Signs of development but much to do
Harris arrived in England as an ageing, injury-prone selectors' gamble, but he leaves as Australia's undisputed best fast bowler, and among the top handful in the world. Concern about whether Harris would last the distance during this series were underlined by his omission from the team for the Trent Bridge Test, but from the moment he nipped out Joe Root and Kevin Pietersen on the first morning at Lord's he has been consistently the most vexing opponent for Alastair Cook's men. Other memorable spells at Old Trafford and Durham should have been rewarded with victories. Harris also threw himself around the field and fought hard with the bat. Nearing 34, he looms as a pivotal player Down Under over the forthcoming Ashes bout; Australia will preserve him for as long as they possibly can.
There is nothing so reliable in Australian cricket as the sight of Siddle steaming in, giving his all for the national team and searching batsmen's reserves of technique, application and courage. Unlike previous Ashes series, he has also done so with exceptional skill as well as persistence, his use of the crease a particular highlight. On the first day of the series it was Siddle who set the tone for Australia's bowlers by plucking five wickets and showing England's batsmen could be restricted. He has kept fighting every innings since, even if his returns have tailed off slightly due to the accumulated fatigue of five Tests. Among the pacemen, only the exceptionally durable James Anderson has bowled more overs. He can expect to more of the same this southern summer.
Handpicked for English conditions after waiting what seemed to him an eternity for a proper chance at Test cricket, Rogers has not let Australia down, placing the highest price on his wicket and consistently forcing the hosts into second and third spells to dislodge him. Save for a poor Test at Lord's, his quality has been demonstrated by a range of innings from a startlingly fluent 84 in Manchester to a wonderfully dogged first century in Durham. Rogers has also been largely adept at his use of the DRS to escape close calls. Problems against Graeme Swann have been noticeable, and will be the major hurdle for him to overcome between now and the return series, where he will continue a remarkably late blooming Test career.
Not chosen in the initial squad because it was felt his technique would not stand up to English pitches and seam bowling, Smith found his way into the team via a combination of Michael Clarke's dodgy back and his own strong scoring for Australia A. His contributions have been spotty at times, but have consistently improved, from a handy half century in Nottingham to a stirring first century at the Oval. Smith's legspin provided three surprise wickets at Lord's and he has fielded with typical enthusiasm. Most importantly, he has shown as a young player that he is learning how to cope with top quality bowling. A prospective leader now guaranteed to bat in the top six at the Gabba, Smith is the major long-term positive to arrive for Australia this year.
Took his omission from the first Test team with rare grace, a reaction that would look all the more admirable when he did finally get the chance to bowl in the third match of the series. With the help of Clarke's empathy and tactical sharpness, Lyon has steadily developed into an offspin bowler of high quality, and to watch him duel with Kevin Pietersen at the Oval was to see that he is far from outmatched in such rare company. For his sake it is to be hoped that Australia's selectors recognise this and cease second-guessing him, as they did in India and again at the start of the Ashes.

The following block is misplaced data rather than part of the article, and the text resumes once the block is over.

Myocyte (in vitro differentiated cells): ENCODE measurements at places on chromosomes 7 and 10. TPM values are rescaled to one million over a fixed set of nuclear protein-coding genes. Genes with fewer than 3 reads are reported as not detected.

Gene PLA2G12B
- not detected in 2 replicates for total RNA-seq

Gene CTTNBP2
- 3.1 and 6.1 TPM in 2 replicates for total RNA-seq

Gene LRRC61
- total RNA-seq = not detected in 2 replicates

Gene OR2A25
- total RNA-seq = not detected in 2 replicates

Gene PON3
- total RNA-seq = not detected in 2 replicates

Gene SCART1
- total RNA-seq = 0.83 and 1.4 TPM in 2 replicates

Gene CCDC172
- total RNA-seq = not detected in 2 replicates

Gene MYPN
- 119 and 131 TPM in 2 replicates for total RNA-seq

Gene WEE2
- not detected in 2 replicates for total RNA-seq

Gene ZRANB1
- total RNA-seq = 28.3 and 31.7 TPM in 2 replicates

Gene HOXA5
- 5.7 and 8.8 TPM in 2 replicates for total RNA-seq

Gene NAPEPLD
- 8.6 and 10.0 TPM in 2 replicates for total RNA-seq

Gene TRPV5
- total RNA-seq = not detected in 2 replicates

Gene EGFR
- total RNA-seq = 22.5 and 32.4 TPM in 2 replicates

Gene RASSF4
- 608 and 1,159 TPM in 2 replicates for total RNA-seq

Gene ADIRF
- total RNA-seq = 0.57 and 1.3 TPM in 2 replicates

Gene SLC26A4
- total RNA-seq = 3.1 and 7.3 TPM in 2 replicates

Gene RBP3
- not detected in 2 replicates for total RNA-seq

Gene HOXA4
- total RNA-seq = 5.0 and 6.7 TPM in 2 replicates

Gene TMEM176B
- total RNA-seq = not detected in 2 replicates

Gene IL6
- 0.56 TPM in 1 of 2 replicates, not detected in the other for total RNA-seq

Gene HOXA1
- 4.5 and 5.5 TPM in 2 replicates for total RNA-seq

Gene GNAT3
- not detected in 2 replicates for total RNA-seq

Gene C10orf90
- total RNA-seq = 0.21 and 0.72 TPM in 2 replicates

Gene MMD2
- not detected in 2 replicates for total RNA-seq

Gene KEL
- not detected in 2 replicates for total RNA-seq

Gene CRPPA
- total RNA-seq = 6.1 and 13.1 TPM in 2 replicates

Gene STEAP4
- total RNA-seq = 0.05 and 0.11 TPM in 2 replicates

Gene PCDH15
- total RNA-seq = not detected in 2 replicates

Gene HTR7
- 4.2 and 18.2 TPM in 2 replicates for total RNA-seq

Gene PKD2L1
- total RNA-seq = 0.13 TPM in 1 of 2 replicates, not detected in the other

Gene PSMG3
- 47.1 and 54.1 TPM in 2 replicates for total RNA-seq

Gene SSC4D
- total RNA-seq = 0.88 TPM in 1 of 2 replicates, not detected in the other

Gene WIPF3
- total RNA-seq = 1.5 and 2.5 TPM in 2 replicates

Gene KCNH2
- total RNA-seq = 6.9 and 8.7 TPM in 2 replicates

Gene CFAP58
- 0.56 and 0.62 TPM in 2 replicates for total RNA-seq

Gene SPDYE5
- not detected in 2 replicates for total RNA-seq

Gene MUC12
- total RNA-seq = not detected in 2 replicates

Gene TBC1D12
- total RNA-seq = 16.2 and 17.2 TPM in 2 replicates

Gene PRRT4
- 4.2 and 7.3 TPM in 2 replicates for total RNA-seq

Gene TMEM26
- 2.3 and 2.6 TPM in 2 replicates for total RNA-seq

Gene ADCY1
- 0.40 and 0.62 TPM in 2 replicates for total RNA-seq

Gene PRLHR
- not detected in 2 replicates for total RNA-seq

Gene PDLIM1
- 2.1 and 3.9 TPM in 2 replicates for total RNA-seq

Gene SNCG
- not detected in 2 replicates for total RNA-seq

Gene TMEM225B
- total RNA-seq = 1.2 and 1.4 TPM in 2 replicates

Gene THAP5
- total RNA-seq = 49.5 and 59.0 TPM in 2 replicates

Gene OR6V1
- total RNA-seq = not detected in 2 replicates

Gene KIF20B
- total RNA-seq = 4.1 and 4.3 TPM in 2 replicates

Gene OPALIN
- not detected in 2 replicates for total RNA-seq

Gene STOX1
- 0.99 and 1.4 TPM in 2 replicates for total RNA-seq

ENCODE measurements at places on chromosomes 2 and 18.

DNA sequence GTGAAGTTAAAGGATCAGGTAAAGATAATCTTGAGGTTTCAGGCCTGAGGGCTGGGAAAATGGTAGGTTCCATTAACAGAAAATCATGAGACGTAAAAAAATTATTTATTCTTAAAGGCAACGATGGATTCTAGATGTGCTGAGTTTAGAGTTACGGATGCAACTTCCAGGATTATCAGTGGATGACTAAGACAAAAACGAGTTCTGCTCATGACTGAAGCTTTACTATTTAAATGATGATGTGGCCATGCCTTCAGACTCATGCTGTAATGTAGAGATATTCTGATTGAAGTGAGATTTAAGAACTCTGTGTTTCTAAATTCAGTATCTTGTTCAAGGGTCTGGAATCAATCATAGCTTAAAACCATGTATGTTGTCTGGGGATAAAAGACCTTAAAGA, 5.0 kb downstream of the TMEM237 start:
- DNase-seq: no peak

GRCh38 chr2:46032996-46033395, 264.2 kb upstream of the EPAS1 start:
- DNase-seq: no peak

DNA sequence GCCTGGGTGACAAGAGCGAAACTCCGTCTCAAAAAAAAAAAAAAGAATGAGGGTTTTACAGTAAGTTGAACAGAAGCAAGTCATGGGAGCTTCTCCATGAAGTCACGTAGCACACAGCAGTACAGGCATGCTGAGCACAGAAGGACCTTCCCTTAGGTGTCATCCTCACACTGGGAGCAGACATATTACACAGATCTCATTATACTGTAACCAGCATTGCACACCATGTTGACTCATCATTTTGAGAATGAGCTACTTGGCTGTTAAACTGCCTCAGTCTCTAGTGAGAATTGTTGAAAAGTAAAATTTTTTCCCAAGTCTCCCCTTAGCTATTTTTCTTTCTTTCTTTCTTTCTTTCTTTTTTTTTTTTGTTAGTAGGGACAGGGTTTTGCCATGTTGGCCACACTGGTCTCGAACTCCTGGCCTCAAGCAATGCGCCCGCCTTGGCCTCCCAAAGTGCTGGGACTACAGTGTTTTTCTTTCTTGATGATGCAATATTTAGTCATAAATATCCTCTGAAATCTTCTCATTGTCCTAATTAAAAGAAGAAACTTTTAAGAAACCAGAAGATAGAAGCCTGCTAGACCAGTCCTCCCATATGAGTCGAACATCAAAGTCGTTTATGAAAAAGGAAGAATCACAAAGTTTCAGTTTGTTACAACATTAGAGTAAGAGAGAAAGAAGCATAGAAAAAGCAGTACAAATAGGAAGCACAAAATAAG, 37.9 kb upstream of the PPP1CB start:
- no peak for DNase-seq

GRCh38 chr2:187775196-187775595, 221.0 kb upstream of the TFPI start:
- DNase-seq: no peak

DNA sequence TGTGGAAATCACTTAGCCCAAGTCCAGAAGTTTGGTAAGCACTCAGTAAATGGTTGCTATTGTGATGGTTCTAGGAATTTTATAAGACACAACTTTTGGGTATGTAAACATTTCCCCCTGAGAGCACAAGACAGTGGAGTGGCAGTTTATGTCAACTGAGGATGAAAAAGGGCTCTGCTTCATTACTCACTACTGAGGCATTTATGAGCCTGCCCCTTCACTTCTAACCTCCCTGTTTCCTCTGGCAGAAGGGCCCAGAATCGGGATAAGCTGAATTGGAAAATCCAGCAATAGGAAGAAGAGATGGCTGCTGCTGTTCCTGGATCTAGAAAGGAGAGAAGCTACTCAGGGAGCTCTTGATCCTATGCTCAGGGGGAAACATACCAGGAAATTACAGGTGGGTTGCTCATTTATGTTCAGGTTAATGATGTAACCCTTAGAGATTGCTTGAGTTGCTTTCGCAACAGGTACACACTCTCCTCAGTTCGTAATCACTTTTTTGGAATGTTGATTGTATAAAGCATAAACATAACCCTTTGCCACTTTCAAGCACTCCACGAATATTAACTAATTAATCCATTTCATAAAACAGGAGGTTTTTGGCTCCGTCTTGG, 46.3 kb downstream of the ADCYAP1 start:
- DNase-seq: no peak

Called into the team as Clarke's best lieutenant and also an accomplished performer in each of the past two Ashes series, Haddin very nearly stole the Trent Bridge Test from under English noses with a fearless innings on the final morning. That he did not weighed heavily on the vice-captain, and his batting contributions were not so strident thereafter. However, he caught well with one or two exceptions, surpassing the selector Rod Marsh's record for dismissals in a series, and provided a valuable leadership presence both on the field and off it. Towards the end of the series he stated his desire to keep playing until the 2015 World Cup; if he can keep scoring runs it is a realistic goal.
Whether cracking a century at Old Trafford, leading with typical alertness or catching most chances at slip, Clarke performed creditably at the head of a poorly performing team. But he has also shown signs that the batting mastery of 2011-12 has faded, as much because of an increasingly dodgy back as England's considered plans for him. Stuart Broad was a consistent source of trouble, while James Anderson also saved his best ball of the series for him at Trent Bridge. A desire to bat at No. 5 forced numerous shuffles around him, and he ended the series at No. 4 anyway. Clarke has looked crestfallen at times on the tour, as he did in India, for he knows that however he performs individually, the team's results will define his legacy. The home summer affords an opportunity to ensure it does not slip away.
Even for a figure as polarising as Watson this was a more enigmatic series than most. Starting as an opening batsman, ridiculed for his lbw frailty, demoted to No. 6 while bowling steadily, injured and recovered then clattering his finest Test century at the Oval, he was never far from a headline. Despite that final innings, Watson's series was largely disappointing because when the destination of the Ashes was still to be decided, he was nowhere, repeatedly betrayed by his ever-so-prominent front pad, more often than not by the undersung Tim Bresnan. But he has learned valuable lessons that he may be able to use during the return matches in Australia. Watson will start at No. 3 in Brisbane on the strength of his Oval knock, and Australia will hope he can repeat it with the urn on the line.